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Watch out for these household electrical hazards

What Are Some Different Residential Electrical Hazards?

Electrical cords plugged into the wall are on fire due to an arc flash.

Never underestimate common household currents — they can injure and even kill. Electrical equipment should be treated with respect and properly maintained to reduce the chance of physical harm or property damage. The following electrical safety tips may help you recognize potential hazards.

What are some common residential electrical hazards examples?

Arc faults

Service entrance lines

  • Use caution around overhead lines that deliver power to your home. Contact with power lines by objects such as ladders or a child’s kite could result in electrocutions.
  • Contact your utility company before digging around underground service lines, and regularly check the condition of your entrance cables. When old insulation cracks, aging service entrance cables can arc. This can electrify metal portions of the system, creating electrocution hazards.

Fuse and circuit breaker boxes

  • Fuses or circuit breakers should be enclosed in a panel box. Interior wiring should never be visible. Always keep the panel door closed and latched.
  • Keep the area around the electrical panel free of combustible materials.
  • If you notice burn marks, hear buzzing or cracking, or smell burning plastic around or inside the electrical panel, have a qualified electrician check the panel immediately.
  • If you have a fuse box, keep spare fuses of the proper size for the circuit they protect. Over fusing presents a severe fire hazard as circuit wires can overheat when they carry more current than that for which they were designed.
  • When screw-type fuses require replacement, S-type fuses should be used and installed by a qualified electrician.
  • If fuses blow or circuit breakers trip frequently, it may be an indication that the circuits are overloaded. Have a qualified electrician inspect the system and make the appropriate repairs or upgrades.

What steps can you take to improve your household electrical safety?

Electrical cords

  • Extension cords are a temporary, not a permanent, wiring solution.
  • Grasp the plug — not the cord — when removing cords from outlets.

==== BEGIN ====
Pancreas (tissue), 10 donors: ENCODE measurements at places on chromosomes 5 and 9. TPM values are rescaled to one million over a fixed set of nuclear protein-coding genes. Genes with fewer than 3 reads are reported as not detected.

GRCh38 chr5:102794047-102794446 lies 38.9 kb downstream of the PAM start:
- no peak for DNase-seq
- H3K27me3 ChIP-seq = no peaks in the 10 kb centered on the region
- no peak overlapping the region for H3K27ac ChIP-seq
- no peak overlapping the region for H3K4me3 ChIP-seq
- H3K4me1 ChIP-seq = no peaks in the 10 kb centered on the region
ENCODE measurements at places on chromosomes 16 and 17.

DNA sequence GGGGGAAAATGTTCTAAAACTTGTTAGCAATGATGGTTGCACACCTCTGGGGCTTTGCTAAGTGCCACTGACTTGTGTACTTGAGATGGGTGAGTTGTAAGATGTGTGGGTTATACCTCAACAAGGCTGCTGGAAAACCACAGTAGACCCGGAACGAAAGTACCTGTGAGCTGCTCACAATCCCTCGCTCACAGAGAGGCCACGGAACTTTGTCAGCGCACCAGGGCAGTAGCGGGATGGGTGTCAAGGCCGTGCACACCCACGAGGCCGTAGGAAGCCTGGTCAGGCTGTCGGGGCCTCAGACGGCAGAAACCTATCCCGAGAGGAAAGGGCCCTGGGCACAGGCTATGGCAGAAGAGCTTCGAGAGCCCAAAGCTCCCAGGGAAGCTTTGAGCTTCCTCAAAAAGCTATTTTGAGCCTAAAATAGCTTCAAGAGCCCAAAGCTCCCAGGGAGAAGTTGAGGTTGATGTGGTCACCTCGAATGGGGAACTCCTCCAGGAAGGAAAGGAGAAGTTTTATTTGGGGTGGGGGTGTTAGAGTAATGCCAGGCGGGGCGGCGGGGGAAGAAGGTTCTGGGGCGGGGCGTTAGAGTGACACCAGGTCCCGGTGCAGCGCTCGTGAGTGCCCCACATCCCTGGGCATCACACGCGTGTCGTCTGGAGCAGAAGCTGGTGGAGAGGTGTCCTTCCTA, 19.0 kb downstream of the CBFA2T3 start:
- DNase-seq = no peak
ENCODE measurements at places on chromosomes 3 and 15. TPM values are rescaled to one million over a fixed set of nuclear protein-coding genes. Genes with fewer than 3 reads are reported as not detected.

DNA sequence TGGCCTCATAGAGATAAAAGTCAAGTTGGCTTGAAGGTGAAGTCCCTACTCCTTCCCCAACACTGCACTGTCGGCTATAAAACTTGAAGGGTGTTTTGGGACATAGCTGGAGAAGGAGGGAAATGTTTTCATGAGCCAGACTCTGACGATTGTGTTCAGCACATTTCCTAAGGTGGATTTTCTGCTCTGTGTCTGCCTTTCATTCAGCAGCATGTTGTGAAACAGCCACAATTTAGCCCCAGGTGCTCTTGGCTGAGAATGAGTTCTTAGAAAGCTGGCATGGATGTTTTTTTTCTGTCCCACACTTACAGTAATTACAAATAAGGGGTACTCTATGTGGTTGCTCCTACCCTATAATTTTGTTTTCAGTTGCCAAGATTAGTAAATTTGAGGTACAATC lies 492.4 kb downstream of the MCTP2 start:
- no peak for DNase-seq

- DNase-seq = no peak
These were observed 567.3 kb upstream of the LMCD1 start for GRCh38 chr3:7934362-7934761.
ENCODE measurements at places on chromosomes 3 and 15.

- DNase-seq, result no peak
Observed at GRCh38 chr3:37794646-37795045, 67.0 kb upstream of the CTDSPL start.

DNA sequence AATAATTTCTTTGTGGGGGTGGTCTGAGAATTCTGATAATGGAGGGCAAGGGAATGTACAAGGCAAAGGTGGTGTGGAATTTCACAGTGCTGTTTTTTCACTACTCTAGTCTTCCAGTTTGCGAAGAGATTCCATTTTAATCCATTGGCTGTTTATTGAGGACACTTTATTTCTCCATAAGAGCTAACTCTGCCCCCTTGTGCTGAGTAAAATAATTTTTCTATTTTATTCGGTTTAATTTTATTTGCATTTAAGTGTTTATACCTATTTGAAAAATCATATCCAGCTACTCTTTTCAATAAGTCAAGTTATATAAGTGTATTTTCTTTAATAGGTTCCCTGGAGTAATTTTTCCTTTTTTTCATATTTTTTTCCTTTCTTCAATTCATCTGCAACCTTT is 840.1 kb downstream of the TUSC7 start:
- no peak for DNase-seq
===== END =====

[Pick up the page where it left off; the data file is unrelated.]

• Avoid overheating by using extension cords of the proper size for the load they will carry and by using cords as short as possible.
  • Regularly check cords for damage. Never repair by splicing.
  • Cords should not be placed under rugs or otherwise covered since this may result in overheating or fraying. Rolling or looping cords into a bundle may also cause overheating.
  • Avoid using “octopus plugs,” which allow many cords to be plugged into a single receptacle.

Receptacles and switches

  • Receptacle and switch covers need to be securely fastened. Exposed wiring presents a serious shock hazard.
  • Have a qualified electrician inspect any receptacle or switch that sparks, makes unusual noises, or smells like it is burning.
  • Protect outside receptacles with weatherproof covers and Ground Fault Circuit Interrupters (GFCIs).
  • Replace receptacles that will not hold plugs firmly. Replace aging push-button or twist switches.
  • Where small children are present, install tamper-resistant outlets or tamper-resistant outlet covers.

Electrical appliances and tools

  • Do not use light bulbs with a higher wattage rating than recommended on the fixture.
  • Keep appliances and their power cords away from any water or dampness.
  • Hire a qualified electrician to replace two-prong outlets with three-prong (grounded) outlets. Never remove the grounding prong on an appliance cord.
  • Keep electric heaters clear of combustible material such as drapes, bedding, furniture and papers.
  • Unplug any appliance or tool that gives even the slightest shock (i.e., tingling sensation), and have it checked by a qualified electrician or repair person.

Get plugged into electrical safety

Be sure to take the basic preventative steps outlined here, and file this sheet away for future reference. Just by being aware of common electrical hazards and keeping an eye out for problems, you could save your home and possessions from serious damage.

For more information, check out Lightning Protection Institute, Underwriters Laboratories, and Electrical Safety Foundation International (ESFI). Learn more about protecting your home when lightning strikes. Contact a State Farm® agent with questions about how homeowners insurance may cover property loss.

The information in this article was obtained from various sources not associated with State Farm® (including State Farm Mutual Automobile Insurance Company and its subsidiaries and affiliates). While we believe it to be reliable and accurate, we do not warrant the accuracy or reliability of the information. State Farm is not responsible for, and does not endorse or approve, either implicitly or explicitly, the content of any third party sites that might be hyperlinked from this page. The information is not intended to replace manuals, instructions or information provided by a manufacturer or the advice of a qualified professional, or to affect coverage under any applicable insurance policy. State Farm makes no guarantees of results from use of this information.




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